It has taken all of us to build the web we have, and now it is up to all of us to build the web we want for everyone
Today marks 28 years since I submitted my original proposal for the worldwide web. I imagined the web as an open platform that would allow everyone, everywhere to share information, access opportunities, and collaborate across geographic and cultural boundaries. In many ways, the web has lived up to this vision, though it has been a recurring battle to keep it open. But over the past 12 months, Ive become increasingly worried about three new trends, which I believe we must tackle in order for the web to fulfill its true potential as a tool that serves all of humanity.
1) Weve lost control of our personal data
The current business model for many websites offers free content in exchange for personal data. Many of us agree to this albeit often by accepting long and confusing terms and conditions documents but fundamentally we do not mind some information being collected in exchange for free services. But, were missing a trick. As our data is then held in proprietary silos, out of sight to us, we lose out on the benefits we could realise if we had direct control over this data and chose when and with whom to share it. Whats more, we often do not have any way of feeding back to companies what data wed rather not share especially with third parties the T&Cs are all or nothing.
This widespread data collection by companies also has other impacts. Through collaboration with or coercion of companies, governments are also increasingly watching our every move online and passing extreme laws that trample on our rights to privacy. In repressive regimes, its easy to see the harm that can be caused bloggers can be arrested or killed, and political opponents can be monitored. But even in countries where we believe governments have citizens best interests at heart, watching everyone all the time is simply going too far. It creates a chilling effect on free speech and stops the web from being used as a space to explore important topics, such as sensitive health issues, sexuality or religion.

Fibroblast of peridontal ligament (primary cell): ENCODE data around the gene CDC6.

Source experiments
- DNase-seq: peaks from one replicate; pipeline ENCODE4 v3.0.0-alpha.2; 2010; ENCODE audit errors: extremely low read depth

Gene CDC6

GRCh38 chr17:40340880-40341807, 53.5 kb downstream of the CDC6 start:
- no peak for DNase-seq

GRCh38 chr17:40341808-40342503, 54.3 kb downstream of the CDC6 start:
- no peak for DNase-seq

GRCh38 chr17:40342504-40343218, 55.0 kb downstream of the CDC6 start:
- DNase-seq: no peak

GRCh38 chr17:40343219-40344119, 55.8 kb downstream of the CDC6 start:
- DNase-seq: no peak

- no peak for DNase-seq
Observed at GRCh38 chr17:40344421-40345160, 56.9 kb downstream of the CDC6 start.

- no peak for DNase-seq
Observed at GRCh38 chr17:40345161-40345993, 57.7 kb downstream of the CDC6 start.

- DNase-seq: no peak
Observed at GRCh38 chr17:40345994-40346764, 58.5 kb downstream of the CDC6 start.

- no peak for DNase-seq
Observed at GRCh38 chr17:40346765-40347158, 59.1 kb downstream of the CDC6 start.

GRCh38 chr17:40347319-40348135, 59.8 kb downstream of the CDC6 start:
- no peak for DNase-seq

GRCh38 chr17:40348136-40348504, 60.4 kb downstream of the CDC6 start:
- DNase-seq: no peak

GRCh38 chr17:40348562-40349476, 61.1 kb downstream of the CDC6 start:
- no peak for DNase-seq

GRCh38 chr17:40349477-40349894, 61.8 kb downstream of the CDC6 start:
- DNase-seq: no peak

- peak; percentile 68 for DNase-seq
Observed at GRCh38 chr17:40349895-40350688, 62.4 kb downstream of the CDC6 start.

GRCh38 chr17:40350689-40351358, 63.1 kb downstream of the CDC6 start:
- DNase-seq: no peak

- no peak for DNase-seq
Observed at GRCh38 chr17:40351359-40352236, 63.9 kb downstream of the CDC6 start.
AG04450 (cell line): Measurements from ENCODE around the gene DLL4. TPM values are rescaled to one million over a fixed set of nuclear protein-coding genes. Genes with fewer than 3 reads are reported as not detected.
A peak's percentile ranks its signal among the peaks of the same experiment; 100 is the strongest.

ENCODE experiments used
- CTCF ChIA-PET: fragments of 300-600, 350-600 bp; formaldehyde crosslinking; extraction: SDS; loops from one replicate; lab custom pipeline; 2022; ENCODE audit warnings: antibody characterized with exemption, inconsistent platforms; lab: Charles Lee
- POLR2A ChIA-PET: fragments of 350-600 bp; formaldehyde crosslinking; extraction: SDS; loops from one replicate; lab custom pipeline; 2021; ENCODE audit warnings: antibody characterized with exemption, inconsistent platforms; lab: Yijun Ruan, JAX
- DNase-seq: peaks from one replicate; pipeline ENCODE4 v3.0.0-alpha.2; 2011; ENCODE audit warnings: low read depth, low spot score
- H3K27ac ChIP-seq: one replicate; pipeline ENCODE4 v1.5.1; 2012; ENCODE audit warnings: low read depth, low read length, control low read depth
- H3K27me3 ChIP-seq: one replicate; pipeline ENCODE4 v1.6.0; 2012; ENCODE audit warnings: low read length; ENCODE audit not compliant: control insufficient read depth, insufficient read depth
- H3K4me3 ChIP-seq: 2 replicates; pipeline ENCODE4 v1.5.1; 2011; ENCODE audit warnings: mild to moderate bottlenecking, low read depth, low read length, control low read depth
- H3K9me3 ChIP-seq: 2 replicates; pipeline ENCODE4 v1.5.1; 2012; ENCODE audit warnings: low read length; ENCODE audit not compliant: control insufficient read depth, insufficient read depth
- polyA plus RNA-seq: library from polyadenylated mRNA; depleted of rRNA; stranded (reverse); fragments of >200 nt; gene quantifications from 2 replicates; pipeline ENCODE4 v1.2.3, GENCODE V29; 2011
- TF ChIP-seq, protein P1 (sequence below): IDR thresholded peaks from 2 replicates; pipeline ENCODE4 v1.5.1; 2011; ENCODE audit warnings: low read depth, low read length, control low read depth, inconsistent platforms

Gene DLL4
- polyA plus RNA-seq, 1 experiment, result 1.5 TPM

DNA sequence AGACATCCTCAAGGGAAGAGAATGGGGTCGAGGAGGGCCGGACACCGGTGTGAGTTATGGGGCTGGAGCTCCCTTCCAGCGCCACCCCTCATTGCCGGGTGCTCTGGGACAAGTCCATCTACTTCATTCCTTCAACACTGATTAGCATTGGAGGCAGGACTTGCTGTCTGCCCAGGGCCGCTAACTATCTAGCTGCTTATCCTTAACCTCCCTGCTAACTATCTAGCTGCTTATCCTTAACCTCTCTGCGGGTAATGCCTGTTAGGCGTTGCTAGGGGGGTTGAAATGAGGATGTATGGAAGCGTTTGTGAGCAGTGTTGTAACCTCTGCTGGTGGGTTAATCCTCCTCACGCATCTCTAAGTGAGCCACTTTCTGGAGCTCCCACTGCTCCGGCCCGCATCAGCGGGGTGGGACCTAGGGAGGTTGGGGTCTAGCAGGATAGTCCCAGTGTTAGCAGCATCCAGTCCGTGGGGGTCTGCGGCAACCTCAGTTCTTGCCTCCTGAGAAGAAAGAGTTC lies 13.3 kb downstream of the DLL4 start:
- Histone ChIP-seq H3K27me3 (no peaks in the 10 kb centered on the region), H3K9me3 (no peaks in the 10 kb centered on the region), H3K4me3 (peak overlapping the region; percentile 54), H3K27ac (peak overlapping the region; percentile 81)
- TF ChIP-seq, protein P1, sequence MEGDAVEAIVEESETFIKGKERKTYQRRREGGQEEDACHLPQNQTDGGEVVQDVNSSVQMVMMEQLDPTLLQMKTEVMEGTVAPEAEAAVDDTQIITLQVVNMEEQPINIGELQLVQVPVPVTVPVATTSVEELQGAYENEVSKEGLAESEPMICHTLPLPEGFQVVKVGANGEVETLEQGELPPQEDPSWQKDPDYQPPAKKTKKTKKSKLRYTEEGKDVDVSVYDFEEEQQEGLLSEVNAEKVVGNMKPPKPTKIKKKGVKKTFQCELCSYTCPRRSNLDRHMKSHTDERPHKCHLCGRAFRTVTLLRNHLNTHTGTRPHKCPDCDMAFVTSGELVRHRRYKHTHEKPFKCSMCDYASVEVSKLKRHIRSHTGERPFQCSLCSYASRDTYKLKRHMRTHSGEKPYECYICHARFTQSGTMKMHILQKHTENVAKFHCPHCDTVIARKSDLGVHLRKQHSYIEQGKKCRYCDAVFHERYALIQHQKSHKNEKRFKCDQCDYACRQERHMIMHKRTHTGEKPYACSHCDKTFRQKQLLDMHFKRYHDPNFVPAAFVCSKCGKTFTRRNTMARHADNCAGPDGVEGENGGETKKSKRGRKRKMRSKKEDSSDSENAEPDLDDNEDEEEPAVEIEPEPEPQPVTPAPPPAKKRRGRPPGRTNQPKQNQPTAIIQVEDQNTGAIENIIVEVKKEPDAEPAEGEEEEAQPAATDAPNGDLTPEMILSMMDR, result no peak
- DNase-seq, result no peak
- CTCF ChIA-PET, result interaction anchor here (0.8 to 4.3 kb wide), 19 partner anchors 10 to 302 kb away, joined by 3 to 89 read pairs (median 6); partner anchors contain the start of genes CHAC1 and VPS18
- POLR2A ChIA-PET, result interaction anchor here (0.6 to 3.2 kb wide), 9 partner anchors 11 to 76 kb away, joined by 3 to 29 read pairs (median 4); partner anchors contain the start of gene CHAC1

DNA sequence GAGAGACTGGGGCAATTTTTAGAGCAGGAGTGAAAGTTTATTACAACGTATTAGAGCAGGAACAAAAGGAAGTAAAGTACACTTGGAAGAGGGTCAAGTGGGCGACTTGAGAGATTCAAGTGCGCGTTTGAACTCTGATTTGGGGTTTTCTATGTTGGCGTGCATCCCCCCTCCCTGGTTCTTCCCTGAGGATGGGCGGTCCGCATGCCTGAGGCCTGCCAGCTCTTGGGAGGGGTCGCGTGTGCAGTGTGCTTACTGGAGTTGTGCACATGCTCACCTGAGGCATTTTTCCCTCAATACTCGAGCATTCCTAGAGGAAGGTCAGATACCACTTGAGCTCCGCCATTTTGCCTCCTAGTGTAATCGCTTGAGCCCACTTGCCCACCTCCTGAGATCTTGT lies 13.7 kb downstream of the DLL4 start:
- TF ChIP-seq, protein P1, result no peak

2) Its too easy for misinformation to spread on the web
Today, most people find news and information on the web through just a handful of social media sites and search engines. These sites make more money when we click on the links they show us. And they choose what to show us based on algorithms that learn from our personal data that they are constantly harvesting. The net result is that these sites show us content they think well click on meaning that misinformation, or fake news, which is surprising, shocking, or designed to appeal to our biases, can spread like wildfire. And through the use of data science and armies of bots, those with bad intentions can game the system to spread misinformation for financial or political gain.
3) Political advertising online needs transparency and understanding
Political advertising online has rapidly become a sophisticated industry. The fact that most people get their information from just a few platforms and the increasing sophistication of algorithms drawing upon rich pools of personal data mean that political campaigns are now building individual adverts targeted directly at users. One source suggests that in the 2016 US election, as many as 50,000 variations of adverts were being served every single day on Facebook, a near-impossible situation to monitor. And there are suggestions that some political adverts in the US and around the world are being used in unethical ways to point voters to fake news sites, for instance, or to keep others away from the polls. Targeted advertising allows a campaign to say completely different, possibly conflicting things to different groups. Is that democratic?